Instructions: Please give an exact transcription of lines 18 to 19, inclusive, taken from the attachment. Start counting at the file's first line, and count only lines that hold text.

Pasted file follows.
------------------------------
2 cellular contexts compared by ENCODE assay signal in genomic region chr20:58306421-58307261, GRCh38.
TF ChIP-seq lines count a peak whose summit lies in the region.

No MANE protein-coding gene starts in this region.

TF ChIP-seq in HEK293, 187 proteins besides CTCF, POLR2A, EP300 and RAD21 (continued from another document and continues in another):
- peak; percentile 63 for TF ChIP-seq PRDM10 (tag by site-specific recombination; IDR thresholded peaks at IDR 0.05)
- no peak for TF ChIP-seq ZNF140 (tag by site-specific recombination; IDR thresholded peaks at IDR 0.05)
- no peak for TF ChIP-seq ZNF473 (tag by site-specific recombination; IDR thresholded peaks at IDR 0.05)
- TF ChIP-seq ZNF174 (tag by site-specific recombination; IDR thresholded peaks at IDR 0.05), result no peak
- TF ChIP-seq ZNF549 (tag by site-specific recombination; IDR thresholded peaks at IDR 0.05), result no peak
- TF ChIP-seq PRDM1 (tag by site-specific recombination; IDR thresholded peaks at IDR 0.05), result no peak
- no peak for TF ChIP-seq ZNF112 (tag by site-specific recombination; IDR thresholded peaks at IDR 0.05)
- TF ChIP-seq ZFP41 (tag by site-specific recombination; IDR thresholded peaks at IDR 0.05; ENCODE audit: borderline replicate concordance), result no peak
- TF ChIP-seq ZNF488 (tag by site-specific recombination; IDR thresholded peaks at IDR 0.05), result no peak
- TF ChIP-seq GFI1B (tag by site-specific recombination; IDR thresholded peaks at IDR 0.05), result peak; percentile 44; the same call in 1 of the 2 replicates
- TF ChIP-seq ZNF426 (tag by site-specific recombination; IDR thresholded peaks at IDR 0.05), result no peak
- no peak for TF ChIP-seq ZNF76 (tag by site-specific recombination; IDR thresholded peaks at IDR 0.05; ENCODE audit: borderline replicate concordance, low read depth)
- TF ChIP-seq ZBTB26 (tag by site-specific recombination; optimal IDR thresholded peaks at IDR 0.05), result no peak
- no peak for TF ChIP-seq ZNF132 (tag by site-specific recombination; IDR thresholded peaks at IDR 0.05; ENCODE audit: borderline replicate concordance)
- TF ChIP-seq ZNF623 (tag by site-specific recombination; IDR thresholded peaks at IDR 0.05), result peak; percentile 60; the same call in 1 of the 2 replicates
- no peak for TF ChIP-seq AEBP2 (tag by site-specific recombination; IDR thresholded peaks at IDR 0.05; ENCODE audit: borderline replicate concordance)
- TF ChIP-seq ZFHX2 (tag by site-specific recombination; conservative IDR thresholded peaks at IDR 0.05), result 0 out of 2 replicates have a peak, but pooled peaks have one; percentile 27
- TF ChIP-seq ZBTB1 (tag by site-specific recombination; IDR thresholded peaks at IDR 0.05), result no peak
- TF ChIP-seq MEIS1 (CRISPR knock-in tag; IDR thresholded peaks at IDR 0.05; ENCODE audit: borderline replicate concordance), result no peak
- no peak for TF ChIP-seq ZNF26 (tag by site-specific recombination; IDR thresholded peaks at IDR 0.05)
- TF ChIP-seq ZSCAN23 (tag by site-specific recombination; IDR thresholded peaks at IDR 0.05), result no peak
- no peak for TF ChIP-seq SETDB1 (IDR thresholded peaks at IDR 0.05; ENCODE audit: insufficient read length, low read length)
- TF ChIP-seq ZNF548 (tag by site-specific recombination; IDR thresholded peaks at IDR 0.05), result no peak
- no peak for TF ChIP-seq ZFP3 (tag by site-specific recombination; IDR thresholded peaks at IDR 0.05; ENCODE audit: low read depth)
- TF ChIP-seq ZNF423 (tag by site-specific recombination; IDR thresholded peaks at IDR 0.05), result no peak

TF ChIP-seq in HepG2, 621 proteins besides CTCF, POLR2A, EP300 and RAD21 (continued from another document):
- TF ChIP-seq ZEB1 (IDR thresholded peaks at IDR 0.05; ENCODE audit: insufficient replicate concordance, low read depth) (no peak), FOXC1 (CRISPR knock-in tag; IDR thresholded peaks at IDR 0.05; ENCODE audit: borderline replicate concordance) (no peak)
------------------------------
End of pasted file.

- no peak for TF ChIP-seq ZNF132 (tag by site-specific recombination; IDR thresholded peaks at IDR 0.05; ENCODE audit: borderline replicate concordance)
- TF ChIP-seq ZNF623 (tag by site-specific recombination; IDR thresholded peaks at IDR 0.05), result peak; percentile 60; the same call in 1 of the 2 replicates